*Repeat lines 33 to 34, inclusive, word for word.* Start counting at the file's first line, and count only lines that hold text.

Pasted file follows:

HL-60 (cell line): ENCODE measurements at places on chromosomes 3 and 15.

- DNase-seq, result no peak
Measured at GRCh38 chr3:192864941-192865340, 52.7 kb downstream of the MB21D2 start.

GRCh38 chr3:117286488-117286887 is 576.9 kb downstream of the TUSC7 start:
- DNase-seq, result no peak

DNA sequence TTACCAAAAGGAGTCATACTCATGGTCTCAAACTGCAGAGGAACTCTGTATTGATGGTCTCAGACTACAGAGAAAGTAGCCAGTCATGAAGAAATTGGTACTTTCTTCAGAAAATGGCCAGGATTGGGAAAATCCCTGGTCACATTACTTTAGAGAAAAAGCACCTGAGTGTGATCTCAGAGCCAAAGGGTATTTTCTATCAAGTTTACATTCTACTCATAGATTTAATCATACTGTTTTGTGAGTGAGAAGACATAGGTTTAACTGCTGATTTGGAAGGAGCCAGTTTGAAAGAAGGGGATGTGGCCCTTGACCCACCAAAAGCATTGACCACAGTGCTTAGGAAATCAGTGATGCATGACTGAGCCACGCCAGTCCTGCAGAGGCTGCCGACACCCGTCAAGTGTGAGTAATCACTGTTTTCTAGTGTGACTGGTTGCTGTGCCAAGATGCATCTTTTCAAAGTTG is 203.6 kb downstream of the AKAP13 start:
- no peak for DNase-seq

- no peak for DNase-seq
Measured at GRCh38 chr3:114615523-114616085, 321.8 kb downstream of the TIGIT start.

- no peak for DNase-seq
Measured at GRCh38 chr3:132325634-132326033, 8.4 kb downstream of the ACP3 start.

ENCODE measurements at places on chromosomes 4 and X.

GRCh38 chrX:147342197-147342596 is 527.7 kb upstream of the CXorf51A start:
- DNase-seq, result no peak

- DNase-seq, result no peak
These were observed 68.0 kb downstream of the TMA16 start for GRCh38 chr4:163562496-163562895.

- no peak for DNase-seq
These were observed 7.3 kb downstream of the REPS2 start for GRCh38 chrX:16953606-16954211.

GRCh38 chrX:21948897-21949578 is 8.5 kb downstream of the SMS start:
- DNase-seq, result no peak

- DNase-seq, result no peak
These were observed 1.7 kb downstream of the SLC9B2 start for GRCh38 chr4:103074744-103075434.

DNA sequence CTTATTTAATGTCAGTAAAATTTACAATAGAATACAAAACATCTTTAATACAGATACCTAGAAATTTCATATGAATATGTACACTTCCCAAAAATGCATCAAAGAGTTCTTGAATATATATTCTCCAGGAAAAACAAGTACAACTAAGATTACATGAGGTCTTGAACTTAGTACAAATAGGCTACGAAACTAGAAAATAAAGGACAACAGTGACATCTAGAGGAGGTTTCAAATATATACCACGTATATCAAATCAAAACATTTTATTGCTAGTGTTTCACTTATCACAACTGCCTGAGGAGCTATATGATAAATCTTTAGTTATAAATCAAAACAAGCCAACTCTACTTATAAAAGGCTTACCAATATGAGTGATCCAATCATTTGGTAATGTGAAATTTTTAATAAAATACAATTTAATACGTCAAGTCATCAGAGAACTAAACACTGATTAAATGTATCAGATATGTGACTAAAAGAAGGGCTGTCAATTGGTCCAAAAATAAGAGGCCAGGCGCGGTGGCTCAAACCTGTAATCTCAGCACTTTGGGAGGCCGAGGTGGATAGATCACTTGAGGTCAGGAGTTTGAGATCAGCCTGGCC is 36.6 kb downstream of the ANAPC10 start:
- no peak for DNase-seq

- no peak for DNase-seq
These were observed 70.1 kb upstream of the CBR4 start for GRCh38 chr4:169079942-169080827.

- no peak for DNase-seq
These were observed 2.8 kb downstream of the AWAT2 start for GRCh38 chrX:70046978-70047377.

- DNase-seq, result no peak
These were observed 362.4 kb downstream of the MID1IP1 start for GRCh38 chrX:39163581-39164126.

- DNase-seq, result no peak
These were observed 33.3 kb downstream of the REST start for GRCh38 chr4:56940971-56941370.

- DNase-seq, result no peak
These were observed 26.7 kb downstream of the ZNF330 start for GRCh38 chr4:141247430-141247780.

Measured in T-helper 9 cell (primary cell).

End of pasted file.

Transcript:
- DNase-seq, result no peak
These were observed 26.7 kb downstream of the ZNF330 start for GRCh38 chr4:141247430-141247780.